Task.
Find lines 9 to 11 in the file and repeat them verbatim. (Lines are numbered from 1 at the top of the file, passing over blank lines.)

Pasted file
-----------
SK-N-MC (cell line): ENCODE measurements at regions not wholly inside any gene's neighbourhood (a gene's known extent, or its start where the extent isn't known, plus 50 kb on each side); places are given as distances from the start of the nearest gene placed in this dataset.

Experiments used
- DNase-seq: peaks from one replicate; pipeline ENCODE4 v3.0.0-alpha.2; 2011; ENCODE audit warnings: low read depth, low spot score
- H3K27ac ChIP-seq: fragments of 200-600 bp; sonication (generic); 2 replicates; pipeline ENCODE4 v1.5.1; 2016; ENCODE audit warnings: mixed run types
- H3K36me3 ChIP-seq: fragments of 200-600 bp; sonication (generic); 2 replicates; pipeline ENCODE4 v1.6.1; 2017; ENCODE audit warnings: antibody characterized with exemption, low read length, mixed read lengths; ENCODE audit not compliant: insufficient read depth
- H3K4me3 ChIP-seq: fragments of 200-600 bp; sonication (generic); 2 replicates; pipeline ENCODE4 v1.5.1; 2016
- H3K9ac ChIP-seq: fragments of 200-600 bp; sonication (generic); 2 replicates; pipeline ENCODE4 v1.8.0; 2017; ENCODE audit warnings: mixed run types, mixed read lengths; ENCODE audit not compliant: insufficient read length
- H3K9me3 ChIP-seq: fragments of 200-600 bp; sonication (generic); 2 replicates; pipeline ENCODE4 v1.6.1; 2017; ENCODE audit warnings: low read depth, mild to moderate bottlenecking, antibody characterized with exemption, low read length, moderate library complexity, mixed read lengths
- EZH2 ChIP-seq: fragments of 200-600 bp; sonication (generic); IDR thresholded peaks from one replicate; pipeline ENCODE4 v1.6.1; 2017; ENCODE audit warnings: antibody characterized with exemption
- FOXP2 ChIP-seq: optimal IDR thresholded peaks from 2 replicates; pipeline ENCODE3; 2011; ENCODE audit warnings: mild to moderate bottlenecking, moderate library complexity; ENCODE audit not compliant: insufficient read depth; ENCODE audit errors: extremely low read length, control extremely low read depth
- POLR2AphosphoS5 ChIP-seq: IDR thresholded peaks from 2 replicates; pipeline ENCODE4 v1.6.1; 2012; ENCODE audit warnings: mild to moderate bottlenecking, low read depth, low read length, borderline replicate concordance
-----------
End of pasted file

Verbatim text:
- EZH2 ChIP-seq: fragments of 200-600 bp; sonication (generic); IDR thresholded peaks from one replicate; pipeline ENCODE4 v1.6.1; 2017; ENCODE audit warnings: antibody characterized with exemption
- FOXP2 ChIP-seq: optimal IDR thresholded peaks from 2 replicates; pipeline ENCODE3; 2011; ENCODE audit warnings: mild to moderate bottlenecking, moderate library complexity; ENCODE audit not compliant: insufficient read depth; ENCODE audit errors: extremely low read length, control extremely low read depth
- POLR2AphosphoS5 ChIP-seq: IDR thresholded peaks from 2 replicates; pipeline ENCODE4 v1.6.1; 2012; ENCODE audit warnings: mild to moderate bottlenecking, low read depth, low read length, borderline replicate concordance